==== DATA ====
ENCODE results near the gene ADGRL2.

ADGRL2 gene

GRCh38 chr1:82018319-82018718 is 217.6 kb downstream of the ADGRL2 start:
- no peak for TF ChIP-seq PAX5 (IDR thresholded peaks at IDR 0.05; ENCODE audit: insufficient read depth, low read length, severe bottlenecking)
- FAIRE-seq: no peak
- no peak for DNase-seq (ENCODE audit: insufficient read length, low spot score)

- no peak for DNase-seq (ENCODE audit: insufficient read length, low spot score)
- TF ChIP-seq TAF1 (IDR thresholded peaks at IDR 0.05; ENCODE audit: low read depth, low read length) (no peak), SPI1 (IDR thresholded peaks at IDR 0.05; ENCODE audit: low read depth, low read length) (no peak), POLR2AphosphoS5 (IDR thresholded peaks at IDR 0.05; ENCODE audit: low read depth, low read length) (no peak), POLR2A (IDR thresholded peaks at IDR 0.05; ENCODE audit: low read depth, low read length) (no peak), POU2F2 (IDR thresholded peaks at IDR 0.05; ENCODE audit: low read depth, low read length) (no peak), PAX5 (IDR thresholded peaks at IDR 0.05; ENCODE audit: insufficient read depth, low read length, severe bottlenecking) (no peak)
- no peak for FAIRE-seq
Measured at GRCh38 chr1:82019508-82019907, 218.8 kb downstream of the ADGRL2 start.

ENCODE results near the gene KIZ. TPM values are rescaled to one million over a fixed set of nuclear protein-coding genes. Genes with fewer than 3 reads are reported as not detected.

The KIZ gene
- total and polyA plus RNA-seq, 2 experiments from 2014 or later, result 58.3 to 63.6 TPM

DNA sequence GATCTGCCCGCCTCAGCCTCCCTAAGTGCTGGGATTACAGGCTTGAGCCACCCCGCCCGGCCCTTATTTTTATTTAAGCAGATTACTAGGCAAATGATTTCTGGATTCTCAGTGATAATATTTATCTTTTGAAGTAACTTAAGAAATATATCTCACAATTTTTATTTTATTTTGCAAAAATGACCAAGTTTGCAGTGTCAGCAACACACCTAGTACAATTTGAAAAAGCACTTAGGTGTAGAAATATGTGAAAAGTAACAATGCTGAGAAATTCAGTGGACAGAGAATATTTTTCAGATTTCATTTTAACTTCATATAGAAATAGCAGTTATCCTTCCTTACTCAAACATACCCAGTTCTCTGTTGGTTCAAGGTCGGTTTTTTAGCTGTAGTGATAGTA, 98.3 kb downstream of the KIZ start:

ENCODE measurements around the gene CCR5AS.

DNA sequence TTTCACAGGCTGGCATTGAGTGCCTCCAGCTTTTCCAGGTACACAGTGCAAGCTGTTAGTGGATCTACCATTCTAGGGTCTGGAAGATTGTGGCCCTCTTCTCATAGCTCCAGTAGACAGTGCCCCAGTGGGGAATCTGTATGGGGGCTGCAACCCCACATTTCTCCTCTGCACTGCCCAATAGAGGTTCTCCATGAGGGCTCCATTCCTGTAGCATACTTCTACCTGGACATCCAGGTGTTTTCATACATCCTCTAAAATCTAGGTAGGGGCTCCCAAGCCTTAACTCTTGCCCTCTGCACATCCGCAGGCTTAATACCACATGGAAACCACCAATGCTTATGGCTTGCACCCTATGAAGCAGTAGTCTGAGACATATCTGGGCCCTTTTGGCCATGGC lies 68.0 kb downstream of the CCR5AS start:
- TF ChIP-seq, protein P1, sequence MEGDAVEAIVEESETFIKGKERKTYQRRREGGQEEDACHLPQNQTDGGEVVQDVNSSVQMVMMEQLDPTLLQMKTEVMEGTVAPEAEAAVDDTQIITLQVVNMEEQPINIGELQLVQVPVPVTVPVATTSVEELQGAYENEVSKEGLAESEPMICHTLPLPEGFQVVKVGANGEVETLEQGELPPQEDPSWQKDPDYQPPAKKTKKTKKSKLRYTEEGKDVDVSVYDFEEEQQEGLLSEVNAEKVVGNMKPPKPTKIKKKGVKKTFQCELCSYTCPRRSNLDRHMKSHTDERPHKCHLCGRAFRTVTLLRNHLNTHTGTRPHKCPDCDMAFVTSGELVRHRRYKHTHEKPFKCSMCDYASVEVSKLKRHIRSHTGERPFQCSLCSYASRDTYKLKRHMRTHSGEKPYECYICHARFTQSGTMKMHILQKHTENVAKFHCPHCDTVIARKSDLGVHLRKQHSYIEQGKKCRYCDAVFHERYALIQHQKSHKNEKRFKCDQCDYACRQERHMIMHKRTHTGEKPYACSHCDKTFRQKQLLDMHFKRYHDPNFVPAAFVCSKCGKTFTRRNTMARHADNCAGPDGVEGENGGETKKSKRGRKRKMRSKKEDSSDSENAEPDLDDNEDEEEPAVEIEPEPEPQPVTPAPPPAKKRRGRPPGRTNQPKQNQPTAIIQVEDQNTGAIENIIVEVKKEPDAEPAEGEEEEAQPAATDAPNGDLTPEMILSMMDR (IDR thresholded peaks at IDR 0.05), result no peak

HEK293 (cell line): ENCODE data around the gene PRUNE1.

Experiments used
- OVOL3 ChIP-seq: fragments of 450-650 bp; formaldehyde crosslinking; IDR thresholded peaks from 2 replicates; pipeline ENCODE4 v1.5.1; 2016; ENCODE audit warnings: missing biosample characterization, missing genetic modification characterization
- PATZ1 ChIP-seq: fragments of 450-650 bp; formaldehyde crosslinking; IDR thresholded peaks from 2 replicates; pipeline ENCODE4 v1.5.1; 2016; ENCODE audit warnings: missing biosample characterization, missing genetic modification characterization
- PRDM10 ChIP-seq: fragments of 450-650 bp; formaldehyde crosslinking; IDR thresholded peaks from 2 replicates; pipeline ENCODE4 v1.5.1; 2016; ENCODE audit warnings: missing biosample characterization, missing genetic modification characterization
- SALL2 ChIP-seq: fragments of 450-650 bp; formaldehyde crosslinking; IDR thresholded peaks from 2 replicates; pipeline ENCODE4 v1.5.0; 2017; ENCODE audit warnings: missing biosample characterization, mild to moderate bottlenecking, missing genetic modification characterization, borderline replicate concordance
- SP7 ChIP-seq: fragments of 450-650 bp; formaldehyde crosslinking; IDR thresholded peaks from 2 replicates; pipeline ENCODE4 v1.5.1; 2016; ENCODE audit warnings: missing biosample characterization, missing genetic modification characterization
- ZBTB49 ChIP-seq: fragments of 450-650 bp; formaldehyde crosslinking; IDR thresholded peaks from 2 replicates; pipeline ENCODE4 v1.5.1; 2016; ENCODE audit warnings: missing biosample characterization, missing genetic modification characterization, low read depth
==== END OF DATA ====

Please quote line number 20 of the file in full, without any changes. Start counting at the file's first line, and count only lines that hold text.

- OVOL3 ChIP-seq: fragments of 450-650 bp; formaldehyde crosslinking; IDR thresholded peaks from 2 replicates; pipeline ENCODE4 v1.5.1; 2016; ENCODE audit warnings: missing biosample characterization, missing genetic modification characterization